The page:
Coffee may protect against cardiovascular disease


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Coffee drinking was first recorded in the Middle East over 500 years ago.  Today, coffee is one of the most popular beverages in the world, with over 70 countries supplying it and nearly every country in the world consuming it.  Thanks to its popularity, it is not surprising that coffee and its components have been the subjects of a wide range of studies that assess the risks and benefits of consumption.

Findings on the association of coffee consumption and cardiovascular disease (CVD) risk have been contradictory, with some studies revealing an increased risk for CVD, others showing no risk, and some finding benefits against it (1,2,3). Gender differences, types and amounts of coffee consumed, genetic factors, a tendency to focus on caffeine alone, lengths of studies, and a host of other confounders can make findings appear contradictory. Yet, in spite of these somewhat conflicting results, recent findings appear to offer some support to the hypothesis that low to moderate consumption of coffee may offer protection against some of the risk factors for CVD over the long term.

INFLAMMATION

Inflammation is a normal response to injury and plays an important role in tissue repair and restoration of tissue function.  However, prolonged inflammation can be too much of a good thing, in no small part due to its involvement in oxidative stress – chronic inflammation is a major contributor to a host of degenerative diseases, including CVD (2,3).  A 2008 study of 459 Japanese women revealed a significant, independent, inverse correlation between coffee consumption and serum C-reactive protein (CRP) levels (2).  This is an important finding because CRP has been recognized as a marker for systemic inflammation and has been shown to have predictive value for CVD, stroke, and death (4). Similarly, the Iowa Women’s Health Study provides additional support through its finding of an inverse association of coffee consumption with death attributed to inflammatory diseases (3).

LDL AND OXIDATIVE STRESS

Oxidized LDL plays a key role in the pathogenesis of atherosclerosis (5).  It has a number of atherogenic properties, so, the body uses a complex defense system to rapidly remove it from circulation.  Dietary and genetic factors can aid or overwhelm this system. The susceptibility of LDL to oxidation is dependent upon serum concentrations of conjugated dienes, lipid hydroperoxides, and antioxidant species (5). Diets high in fruits and vegetables confer protection against this susceptibility, in part, by providing a consistent, dependable source of antioxidants.  Data from a study on the effects of caffeic acid on LDL indicates that the consumption of just one cup of coffee (200 ml) per day significantly improves oxidative resistance in humans (5).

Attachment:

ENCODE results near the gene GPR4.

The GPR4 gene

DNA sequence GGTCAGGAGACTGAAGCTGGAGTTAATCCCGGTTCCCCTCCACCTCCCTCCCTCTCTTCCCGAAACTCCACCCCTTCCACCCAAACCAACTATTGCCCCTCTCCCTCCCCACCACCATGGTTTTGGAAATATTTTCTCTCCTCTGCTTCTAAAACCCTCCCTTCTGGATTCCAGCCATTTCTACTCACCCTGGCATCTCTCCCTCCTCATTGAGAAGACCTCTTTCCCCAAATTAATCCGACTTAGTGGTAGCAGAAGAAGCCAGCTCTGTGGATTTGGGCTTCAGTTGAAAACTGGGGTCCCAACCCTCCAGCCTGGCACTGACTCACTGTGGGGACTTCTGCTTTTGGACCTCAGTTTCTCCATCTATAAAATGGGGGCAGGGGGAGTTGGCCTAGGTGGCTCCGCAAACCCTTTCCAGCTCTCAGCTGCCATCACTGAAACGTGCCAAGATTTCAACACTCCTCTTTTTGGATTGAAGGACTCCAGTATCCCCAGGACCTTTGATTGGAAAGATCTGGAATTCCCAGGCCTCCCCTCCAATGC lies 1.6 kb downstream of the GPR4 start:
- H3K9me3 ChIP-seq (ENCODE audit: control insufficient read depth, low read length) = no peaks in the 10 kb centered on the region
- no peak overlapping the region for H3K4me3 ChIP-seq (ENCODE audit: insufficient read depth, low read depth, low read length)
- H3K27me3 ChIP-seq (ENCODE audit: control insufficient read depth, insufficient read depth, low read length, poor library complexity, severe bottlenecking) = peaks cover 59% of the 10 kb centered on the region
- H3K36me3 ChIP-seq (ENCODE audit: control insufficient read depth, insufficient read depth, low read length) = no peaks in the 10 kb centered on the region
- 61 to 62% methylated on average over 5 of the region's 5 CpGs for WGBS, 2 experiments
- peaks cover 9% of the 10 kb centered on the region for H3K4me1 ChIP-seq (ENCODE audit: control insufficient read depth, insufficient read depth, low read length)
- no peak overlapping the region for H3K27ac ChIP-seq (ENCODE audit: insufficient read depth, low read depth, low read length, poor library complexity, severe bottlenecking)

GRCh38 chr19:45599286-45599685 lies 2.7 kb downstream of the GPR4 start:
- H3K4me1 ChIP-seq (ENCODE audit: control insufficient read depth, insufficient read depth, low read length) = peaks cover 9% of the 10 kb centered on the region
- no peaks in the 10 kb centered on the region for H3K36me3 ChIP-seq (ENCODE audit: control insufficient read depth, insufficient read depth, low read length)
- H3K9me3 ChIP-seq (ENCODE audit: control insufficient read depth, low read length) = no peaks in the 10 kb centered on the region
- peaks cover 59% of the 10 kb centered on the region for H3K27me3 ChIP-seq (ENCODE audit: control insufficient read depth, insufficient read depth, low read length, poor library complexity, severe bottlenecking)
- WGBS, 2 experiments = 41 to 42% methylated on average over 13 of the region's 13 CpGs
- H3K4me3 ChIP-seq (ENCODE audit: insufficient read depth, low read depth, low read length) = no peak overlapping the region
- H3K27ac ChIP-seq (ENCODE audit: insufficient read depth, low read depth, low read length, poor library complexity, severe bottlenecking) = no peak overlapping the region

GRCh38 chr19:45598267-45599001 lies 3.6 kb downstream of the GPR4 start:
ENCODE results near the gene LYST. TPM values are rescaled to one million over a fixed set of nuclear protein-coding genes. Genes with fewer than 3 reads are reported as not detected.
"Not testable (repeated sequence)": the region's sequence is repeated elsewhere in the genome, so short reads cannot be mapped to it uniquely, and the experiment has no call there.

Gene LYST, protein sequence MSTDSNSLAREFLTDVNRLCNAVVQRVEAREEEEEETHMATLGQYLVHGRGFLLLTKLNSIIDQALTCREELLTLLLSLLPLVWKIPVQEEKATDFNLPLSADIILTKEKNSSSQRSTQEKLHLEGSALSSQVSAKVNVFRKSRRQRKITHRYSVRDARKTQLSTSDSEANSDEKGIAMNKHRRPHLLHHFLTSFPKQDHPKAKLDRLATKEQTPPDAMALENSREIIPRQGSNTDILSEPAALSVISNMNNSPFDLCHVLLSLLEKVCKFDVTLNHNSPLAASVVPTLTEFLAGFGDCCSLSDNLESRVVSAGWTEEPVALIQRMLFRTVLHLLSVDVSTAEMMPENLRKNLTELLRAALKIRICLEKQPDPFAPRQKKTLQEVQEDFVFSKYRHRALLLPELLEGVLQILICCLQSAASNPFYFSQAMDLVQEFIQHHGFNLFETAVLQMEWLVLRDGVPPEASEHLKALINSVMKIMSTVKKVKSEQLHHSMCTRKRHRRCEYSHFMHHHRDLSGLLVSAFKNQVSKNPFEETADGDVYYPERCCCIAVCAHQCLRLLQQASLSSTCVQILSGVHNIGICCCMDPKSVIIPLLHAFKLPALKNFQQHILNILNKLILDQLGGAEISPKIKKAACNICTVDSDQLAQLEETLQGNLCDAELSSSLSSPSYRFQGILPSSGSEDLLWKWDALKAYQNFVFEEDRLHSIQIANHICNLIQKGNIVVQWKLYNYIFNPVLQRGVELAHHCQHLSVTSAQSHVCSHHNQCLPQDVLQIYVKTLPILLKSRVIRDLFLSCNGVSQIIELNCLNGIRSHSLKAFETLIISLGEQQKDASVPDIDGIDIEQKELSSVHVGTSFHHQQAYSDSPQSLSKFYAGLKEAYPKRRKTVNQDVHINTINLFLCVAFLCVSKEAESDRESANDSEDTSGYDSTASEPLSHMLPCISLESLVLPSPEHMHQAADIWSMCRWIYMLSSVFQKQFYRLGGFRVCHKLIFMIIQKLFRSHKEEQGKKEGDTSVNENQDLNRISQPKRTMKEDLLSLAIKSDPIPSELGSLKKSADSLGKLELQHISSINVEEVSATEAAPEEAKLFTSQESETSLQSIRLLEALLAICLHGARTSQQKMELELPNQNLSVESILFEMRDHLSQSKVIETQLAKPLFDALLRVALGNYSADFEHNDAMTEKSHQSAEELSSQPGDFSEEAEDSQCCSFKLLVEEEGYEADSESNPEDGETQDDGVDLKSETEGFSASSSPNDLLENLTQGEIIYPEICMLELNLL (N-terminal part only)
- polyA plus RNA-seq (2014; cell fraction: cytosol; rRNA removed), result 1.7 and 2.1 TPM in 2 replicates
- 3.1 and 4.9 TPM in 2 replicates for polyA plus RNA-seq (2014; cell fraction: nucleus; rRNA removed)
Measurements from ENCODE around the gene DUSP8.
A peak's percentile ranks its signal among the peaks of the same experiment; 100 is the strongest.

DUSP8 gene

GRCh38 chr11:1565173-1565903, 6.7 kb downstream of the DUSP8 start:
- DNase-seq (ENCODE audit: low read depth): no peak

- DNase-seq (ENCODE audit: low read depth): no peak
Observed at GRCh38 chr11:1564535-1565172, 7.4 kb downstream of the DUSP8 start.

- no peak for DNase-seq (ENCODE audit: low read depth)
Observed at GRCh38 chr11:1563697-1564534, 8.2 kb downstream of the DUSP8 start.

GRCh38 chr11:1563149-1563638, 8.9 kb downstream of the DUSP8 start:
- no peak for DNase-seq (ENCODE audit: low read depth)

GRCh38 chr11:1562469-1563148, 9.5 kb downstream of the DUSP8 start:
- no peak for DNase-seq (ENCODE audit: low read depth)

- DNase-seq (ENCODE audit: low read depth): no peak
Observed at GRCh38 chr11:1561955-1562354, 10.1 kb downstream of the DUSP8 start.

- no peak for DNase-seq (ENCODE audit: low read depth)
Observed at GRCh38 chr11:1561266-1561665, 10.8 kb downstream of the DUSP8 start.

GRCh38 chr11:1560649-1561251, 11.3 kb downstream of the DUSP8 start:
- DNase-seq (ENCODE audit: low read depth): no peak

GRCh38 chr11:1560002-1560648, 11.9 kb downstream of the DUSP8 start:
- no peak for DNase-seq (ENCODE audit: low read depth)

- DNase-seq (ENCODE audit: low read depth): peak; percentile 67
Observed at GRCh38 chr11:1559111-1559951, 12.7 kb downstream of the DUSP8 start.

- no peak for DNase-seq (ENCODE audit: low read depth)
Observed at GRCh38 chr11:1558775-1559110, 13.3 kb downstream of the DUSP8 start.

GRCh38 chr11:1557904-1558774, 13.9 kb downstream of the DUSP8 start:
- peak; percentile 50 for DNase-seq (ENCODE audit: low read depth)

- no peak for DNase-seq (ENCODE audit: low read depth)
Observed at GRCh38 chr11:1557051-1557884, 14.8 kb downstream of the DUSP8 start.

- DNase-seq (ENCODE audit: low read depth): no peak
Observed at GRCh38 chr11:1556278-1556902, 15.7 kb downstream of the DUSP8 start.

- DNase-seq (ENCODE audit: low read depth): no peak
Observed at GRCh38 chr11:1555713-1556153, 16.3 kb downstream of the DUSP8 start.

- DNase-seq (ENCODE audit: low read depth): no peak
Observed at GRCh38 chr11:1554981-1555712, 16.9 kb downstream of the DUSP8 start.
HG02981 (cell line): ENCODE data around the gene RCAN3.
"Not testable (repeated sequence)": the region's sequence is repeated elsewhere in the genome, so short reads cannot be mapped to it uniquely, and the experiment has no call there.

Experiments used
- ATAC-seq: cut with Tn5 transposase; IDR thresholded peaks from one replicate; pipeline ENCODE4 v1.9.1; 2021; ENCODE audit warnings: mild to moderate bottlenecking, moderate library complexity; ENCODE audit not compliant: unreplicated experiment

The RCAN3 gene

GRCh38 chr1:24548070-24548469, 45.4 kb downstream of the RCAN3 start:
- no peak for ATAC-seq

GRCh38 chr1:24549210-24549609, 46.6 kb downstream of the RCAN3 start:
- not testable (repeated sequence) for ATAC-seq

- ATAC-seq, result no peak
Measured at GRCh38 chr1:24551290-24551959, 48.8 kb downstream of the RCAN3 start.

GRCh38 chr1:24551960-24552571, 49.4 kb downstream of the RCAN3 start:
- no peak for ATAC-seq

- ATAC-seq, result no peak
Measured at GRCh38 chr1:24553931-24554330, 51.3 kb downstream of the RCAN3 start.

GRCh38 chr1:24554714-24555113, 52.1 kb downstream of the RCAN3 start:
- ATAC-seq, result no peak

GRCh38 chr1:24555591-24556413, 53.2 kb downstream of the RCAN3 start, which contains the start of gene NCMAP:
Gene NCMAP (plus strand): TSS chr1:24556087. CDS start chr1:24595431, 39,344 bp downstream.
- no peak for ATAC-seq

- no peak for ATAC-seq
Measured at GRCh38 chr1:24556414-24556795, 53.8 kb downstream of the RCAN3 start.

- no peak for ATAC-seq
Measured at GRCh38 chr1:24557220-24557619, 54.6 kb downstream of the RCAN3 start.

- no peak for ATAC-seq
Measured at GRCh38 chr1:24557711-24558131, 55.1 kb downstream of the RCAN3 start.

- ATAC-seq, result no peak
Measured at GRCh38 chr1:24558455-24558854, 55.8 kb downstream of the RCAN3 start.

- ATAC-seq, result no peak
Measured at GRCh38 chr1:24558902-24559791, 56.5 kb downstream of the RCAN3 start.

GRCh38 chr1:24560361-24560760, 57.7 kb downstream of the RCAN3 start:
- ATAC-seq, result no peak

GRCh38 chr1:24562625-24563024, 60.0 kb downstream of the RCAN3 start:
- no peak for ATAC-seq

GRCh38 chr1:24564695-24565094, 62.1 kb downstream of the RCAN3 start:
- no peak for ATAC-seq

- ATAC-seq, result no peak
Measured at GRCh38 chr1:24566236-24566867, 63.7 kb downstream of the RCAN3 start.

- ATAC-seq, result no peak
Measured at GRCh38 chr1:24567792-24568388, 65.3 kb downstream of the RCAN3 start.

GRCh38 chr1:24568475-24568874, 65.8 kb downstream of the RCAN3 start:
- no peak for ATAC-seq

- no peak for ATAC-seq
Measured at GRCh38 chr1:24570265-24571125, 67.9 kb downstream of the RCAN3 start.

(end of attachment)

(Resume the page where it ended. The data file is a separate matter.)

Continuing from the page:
Several studies have shown a J-shaped association between coffee consumption and CVD risk (5). This is similar to the association seen with wine consumption – drinking a small amount each day improves your odds of avoiding CVD, but overdoing it swiftly swings those odds against you and adds a number of other health and social problems to your tab.

The correlation with lowered CVD risk may be a result of protection conferred by polyphenols, volatile aroma compounds, and eterocyclic compounds found in coffee, all of which contribute to its antioxidant capacity (3).  Since plasma antioxidants increase after its consumption, coffee has been associated with reduced oxidative stress (3).   The consumption of coffee for a period of just seven days has been shown to significantly decrease LDL serum concentrations and LDL susceptibility to oxidation (5).

INSTANT, FILTERED AND UNFILTERED COFFEE

The above mentioned anti-oxidative effect of coffee consumption on LDL has not been replicated in filtered coffee studies (5).  This may be due, in part, to the ability of paper filters to keep some of coffee’s antioxidants from passing through, and, thus, from being consumed.  However, paper filtered and instant coffee do not raise LDL levels after consumption, whereas, LDL serum concentrations have been shown to increase in the wake of drinking unfiltered coffee (6). Consumption of 6 cups of boiled coffee (i.e. French press, espresso) per day was estimated to increase serum LDL levels by 17.8 mg/dL (6).  Diterpene cafestol is the likely cause of this increase. So, on one hand unfiltered coffee improves LDL oxidative resistance (which is good), but raises LDL levels (which is bad).